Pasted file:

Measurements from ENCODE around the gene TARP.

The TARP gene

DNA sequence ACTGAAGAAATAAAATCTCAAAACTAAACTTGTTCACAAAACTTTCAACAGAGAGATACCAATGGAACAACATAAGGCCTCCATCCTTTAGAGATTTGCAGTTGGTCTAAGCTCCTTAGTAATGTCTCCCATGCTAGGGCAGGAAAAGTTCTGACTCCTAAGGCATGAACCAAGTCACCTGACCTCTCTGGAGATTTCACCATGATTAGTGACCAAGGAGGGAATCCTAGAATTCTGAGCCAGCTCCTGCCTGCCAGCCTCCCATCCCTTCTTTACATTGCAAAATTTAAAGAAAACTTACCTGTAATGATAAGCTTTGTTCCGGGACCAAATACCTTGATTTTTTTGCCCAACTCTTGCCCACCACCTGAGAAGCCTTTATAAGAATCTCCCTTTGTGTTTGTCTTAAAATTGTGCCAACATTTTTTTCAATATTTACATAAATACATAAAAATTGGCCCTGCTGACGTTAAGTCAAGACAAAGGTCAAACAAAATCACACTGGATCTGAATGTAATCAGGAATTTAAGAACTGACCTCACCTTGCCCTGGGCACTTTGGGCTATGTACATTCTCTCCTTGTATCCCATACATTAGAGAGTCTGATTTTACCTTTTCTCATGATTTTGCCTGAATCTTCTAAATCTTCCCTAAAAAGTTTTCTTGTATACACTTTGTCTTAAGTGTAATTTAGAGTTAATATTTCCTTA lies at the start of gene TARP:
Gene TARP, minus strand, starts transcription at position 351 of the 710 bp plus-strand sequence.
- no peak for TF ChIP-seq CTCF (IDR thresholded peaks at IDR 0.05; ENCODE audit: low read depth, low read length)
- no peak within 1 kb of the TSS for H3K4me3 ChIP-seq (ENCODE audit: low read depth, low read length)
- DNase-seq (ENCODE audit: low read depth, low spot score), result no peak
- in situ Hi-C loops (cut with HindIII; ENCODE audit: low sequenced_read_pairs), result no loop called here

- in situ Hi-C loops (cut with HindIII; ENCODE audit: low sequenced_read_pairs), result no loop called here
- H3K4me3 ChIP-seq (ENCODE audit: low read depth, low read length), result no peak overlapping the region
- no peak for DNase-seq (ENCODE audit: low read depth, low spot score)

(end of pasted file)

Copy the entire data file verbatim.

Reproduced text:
Measurements from ENCODE around the gene TARP.

The TARP gene

DNA sequence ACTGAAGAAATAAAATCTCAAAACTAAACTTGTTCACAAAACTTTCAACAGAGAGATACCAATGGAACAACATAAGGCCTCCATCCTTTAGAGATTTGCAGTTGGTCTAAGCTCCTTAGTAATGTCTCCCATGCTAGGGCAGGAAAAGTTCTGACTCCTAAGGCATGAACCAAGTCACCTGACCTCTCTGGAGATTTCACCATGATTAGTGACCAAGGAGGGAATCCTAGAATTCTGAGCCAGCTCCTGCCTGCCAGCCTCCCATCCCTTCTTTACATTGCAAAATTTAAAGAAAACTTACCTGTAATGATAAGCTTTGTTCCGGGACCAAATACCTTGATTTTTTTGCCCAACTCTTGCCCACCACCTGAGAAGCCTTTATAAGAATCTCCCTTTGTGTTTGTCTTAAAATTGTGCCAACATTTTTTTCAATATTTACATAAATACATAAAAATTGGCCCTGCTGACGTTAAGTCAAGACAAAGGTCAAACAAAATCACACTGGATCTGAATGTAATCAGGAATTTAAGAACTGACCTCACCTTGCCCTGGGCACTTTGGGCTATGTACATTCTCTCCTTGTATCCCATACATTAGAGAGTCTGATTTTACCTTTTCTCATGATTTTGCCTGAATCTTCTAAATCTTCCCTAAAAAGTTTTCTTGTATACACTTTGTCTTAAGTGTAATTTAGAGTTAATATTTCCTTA lies at the start of gene TARP:
Gene TARP, minus strand, starts transcription at position 351 of the 710 bp plus-strand sequence.
- no peak for TF ChIP-seq CTCF (IDR thresholded peaks at IDR 0.05; ENCODE audit: low read depth, low read length)
- no peak within 1 kb of the TSS for H3K4me3 ChIP-seq (ENCODE audit: low read depth, low read length)
- DNase-seq (ENCODE audit: low read depth, low spot score), result no peak
- in situ Hi-C loops (cut with HindIII; ENCODE audit: low sequenced_read_pairs), result no loop called here

- in situ Hi-C loops (cut with HindIII; ENCODE audit: low sequenced_read_pairs), result no loop called here
- H3K4me3 ChIP-seq (ENCODE audit: low read depth, low read length), result no peak overlapping the region
- no peak for DNase-seq (ENCODE audit: low read depth, low spot score)